Even though the County does not have a well-developed stormwater or management plan, the Los Angeles County Board of Supervisors voted to place on the November ballot a $300 million parcel tax to fund the County’s efforts to prevent stormwater and urban runoff from polluting the LA River, the Santa Monica Bay, and our beaches (the “Rain Tax”).
The County is also claiming that its Safe, Clean Water Program will result in “mutual benefits,” including the exaggerated claim that it will capture of significant volumes of stormwater that will eventually be recycled into the local supply of drinking water.
This additional tax will require the approval of two-thirds of the voters which is why the County has authorized the expenditure of $11 million to “educate” the voters. But this may be an illegal use of the public’s money as it is funding a political campaign.
The parcel tax will be determined by multiplying the parcel’s square footage of “impermeable area” by 2.5 cents per square foot. The impermeable area, space that is unable to absorb the rain water, will be determined by using aerial technology (read satellites and lasers).
The Rain Tax does not deserve our vote because there is not a comprehensive plan that makes economic sense. Rather, unaccountable politicians are asking us to give them a blank check for $300 million a year (in perpetuity) to fund unidentified projects that will not make economic sense.
The Los Angeles Times cited Los Amigos Park in Santa Monica as an example of a successful project. But this $2 million project will save only 550,000 gallons of potable water a year, costing over $80,000 per acre foot in debt service. This compares to the Metropolitan Water District’s price for treated water of around $800 per acre foot. And this does not include operating and maintenance expenses.
Unfortunately, this set of unsustainable economics is typical of the limited number of projects listed on the County’s web site, SafeCleanWaterLA.org.
The management structure of the stormwater program lacks transparency and accountability but increases bureaucracy and overhead. As opposed to having an independent, experienced Stormwater Czar, the County will allocate the money to many different political constituencies who have their own pet projects that may not be economical or consistent with best management practices. The allocations include 10% to the Los Angeles County Flood Control District, 40% to the City Los Angeles and other cities in the County, and 50% to nine watersheds controlled by politically appointed regional boards.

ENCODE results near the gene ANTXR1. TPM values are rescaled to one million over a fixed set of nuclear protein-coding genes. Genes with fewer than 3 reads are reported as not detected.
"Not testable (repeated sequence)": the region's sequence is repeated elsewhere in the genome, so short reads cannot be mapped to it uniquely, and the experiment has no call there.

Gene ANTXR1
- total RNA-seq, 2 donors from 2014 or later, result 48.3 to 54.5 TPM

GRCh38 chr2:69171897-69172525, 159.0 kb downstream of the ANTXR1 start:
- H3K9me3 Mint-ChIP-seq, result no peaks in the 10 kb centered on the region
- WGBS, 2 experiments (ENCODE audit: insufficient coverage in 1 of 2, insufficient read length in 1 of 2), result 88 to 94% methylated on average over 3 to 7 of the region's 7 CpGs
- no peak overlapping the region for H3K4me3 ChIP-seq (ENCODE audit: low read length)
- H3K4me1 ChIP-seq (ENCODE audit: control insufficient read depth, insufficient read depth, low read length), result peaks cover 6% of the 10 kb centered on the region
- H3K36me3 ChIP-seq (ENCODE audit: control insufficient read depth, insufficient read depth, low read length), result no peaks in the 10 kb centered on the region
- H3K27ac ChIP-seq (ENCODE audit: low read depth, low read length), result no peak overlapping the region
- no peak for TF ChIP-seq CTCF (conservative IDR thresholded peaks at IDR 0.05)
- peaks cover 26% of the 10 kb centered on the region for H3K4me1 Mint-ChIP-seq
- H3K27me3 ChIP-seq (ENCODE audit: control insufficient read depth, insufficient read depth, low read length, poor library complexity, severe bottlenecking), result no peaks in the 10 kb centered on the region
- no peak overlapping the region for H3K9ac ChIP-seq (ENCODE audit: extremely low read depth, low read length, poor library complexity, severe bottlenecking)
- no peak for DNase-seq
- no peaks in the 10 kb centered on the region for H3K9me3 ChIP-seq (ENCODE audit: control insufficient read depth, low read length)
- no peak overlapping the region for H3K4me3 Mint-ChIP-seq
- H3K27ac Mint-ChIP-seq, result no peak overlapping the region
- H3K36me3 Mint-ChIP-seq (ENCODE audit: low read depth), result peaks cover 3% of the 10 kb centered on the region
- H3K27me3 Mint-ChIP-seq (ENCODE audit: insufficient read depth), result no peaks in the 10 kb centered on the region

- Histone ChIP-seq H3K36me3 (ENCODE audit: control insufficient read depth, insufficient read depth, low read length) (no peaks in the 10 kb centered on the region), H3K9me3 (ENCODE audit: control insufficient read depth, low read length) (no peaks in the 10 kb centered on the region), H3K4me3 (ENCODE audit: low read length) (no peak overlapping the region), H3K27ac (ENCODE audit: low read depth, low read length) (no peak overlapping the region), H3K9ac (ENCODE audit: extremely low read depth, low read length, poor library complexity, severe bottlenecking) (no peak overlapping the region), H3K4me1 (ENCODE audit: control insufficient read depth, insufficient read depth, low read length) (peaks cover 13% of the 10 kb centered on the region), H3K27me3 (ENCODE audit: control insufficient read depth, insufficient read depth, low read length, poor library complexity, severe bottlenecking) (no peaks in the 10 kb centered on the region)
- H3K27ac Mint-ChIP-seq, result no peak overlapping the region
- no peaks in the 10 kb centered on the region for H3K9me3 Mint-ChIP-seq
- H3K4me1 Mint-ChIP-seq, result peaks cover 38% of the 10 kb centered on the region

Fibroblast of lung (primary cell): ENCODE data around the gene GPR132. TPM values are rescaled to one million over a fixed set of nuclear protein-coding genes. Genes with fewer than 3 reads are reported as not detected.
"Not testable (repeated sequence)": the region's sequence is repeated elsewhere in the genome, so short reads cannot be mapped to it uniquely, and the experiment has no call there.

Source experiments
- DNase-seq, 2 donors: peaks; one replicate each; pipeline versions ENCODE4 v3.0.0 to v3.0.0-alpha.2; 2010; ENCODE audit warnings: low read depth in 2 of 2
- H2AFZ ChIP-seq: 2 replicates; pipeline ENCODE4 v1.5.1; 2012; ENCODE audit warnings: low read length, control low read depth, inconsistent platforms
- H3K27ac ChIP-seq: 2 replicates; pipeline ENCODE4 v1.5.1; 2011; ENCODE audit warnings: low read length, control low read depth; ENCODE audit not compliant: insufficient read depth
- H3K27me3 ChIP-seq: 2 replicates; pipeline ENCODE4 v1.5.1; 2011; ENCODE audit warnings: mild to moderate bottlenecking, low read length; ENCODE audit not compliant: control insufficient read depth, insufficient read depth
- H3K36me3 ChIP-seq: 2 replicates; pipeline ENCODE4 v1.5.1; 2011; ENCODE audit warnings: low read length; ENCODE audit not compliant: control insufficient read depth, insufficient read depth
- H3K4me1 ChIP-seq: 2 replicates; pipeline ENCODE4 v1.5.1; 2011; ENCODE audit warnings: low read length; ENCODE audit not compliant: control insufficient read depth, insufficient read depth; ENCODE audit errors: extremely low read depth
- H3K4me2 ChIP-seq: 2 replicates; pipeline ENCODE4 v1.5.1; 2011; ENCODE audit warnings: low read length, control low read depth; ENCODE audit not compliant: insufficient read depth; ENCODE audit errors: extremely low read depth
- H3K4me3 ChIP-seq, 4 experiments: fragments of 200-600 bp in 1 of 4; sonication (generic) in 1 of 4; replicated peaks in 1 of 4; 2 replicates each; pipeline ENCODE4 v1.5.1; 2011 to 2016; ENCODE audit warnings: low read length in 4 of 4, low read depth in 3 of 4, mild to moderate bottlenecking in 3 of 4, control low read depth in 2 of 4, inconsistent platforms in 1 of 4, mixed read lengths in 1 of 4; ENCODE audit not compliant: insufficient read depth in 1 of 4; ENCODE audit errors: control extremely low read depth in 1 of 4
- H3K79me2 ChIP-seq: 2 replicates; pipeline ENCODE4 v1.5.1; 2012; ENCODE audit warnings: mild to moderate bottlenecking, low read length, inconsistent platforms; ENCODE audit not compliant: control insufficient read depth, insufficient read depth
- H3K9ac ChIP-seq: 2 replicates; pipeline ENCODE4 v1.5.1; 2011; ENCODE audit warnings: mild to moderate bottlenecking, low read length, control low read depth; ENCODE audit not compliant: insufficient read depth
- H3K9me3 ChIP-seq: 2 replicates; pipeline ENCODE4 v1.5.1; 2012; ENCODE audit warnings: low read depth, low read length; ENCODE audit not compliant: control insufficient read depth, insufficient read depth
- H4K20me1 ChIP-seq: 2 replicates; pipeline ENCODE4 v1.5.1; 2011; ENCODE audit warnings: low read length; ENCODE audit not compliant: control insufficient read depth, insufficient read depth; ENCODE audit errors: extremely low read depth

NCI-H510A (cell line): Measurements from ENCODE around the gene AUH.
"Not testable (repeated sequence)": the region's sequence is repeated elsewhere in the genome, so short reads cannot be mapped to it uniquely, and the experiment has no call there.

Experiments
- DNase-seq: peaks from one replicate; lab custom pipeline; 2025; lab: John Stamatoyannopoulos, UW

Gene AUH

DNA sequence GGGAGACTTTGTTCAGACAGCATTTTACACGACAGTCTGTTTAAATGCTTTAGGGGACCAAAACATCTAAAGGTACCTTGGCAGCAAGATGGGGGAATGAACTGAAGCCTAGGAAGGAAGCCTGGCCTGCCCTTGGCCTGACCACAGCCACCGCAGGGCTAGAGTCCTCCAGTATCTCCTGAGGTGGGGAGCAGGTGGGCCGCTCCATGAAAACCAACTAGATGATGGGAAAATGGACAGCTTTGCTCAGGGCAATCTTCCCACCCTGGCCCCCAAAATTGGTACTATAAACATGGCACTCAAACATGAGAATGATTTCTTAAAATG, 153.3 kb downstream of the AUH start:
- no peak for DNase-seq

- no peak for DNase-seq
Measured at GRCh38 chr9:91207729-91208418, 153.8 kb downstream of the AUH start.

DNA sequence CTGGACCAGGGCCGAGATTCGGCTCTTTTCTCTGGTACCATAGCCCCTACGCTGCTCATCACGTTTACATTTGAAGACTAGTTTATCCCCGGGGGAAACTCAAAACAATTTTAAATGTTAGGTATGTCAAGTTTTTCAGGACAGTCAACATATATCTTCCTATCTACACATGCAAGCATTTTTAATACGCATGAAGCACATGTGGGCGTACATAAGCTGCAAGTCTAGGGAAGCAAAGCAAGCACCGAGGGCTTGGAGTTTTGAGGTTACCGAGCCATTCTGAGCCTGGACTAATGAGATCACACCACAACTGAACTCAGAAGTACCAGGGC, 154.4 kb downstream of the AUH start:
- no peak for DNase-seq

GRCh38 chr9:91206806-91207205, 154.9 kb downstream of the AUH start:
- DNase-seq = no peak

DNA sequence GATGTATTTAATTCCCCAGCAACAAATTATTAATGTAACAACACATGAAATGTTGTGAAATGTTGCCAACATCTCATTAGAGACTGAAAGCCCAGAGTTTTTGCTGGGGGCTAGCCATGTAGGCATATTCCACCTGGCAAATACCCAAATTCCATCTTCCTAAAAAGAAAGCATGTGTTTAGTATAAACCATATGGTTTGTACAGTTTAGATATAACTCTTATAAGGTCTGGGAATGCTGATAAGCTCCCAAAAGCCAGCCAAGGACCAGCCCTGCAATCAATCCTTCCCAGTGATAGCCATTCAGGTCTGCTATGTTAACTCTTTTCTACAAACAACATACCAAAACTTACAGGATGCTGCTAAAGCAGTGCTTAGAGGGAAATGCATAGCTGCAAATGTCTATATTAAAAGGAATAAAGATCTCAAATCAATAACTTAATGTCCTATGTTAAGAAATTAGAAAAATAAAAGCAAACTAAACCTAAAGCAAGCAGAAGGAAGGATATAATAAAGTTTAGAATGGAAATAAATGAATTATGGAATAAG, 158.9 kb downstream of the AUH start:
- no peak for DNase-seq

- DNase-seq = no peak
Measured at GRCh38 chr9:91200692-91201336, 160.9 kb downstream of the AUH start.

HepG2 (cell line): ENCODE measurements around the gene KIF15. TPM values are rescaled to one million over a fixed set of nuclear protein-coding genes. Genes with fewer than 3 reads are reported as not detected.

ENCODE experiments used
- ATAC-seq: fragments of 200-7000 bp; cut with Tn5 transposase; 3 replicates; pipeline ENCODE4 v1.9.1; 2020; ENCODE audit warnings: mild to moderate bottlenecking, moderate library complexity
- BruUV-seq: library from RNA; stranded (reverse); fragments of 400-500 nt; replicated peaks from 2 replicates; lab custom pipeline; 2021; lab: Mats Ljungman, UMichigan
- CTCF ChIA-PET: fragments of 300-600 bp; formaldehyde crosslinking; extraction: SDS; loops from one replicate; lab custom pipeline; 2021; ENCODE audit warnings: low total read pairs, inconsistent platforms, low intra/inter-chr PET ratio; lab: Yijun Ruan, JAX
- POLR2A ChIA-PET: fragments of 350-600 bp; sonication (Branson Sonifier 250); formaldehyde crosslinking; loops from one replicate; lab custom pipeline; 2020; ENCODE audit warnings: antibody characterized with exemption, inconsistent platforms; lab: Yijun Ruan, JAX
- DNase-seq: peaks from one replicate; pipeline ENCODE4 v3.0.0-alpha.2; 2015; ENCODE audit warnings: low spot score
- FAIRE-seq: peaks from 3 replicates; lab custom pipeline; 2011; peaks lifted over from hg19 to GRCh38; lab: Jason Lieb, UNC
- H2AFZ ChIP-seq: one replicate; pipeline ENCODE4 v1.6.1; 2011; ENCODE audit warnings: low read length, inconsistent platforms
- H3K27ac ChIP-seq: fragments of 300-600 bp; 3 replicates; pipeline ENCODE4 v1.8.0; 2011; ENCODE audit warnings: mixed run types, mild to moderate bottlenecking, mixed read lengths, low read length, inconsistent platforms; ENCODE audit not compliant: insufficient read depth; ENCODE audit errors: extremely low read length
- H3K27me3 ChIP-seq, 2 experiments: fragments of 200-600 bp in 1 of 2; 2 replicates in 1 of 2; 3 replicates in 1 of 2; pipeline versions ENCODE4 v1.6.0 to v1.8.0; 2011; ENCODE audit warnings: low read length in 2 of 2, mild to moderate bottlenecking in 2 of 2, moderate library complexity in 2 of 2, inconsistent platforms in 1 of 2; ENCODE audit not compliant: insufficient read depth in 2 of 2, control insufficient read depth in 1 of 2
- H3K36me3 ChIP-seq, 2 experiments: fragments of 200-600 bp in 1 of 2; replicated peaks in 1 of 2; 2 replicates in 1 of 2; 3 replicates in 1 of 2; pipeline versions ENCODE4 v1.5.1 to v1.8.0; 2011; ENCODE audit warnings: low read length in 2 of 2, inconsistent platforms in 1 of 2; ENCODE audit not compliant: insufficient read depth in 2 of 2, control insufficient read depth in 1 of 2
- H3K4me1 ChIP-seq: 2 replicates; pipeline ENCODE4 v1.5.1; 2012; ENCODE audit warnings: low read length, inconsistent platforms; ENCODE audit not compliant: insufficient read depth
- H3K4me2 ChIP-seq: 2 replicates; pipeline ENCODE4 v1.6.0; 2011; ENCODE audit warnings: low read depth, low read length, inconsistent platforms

While the County politicians believe that they have the God given right to our money, they fail to acknowledge that the County has record revenues of more than $31 billion. Rather than hit us up for another new tax, the County has the flexibility to allocate less than 1% of its record budget to the stormwater program.
The County has also failed to earn our affirmative vote as the Supervisors have not even attempted to reform the County’s pension and Other Post-Employment Benefits plans, both of which are seriously underfunded. As a result, the ever-increasing contributions to the pension and OPEB plans are crowding out basic services such as the stormwater program.
Over the past two years, we have been hit up for annual taxes of $1.2 billion by the County and Metro. This includes the $100 million parcel tax for County parks, the $750 million, half cent increase in our sales tax to fund Metro’s ambitious building program, and a $350 million, quarter cent increase in our sales tax to fund homeless services. And then there are burden of taxes and bond measures for the City, the Department of Water and Power, the Community College, and the State.
The Rain Tax is not ready for prime time. There is no comprehensive plan. There is no independent, experienced management. The County is asking us for a blank check to approve overly expensive projects that have yet to be identified. There are too many layers of government, too many politicians, and too many pet projects. There is no pension reform. And there are too many taxes, especially now that County is hauling in record revenues.
We are not drowning in stormwater, we are drowning in taxes.
Vote NO on the blank check Rain Tax!
Ballot Measure Language
Shall an ordinance improving/protecting water quality; capturing rain/stormwater to increase safe drinking water supplies and prepare for future drought; protecting public health and marine life by reducing pollution, trash, toxins/plastics entering Los Angeles County waterways/bays/beaches; establishing a parcel tax of 2.5¢ per square foot of impermeable area, exempting low-income seniors, raising approximately $300,000,000 annually until ended by voters, requiring independent audits, oversight and local control be adopted?
(Jack Humphreville writes LA Watchdog for CityWatch. He is the President of the DWP Advocacy Committee and is the Budget and DWP representative for the Greater Wilshire Neighborhood Council. He is a Neighborhood Council Budget Advocate. He can be reached at: email@example.com.)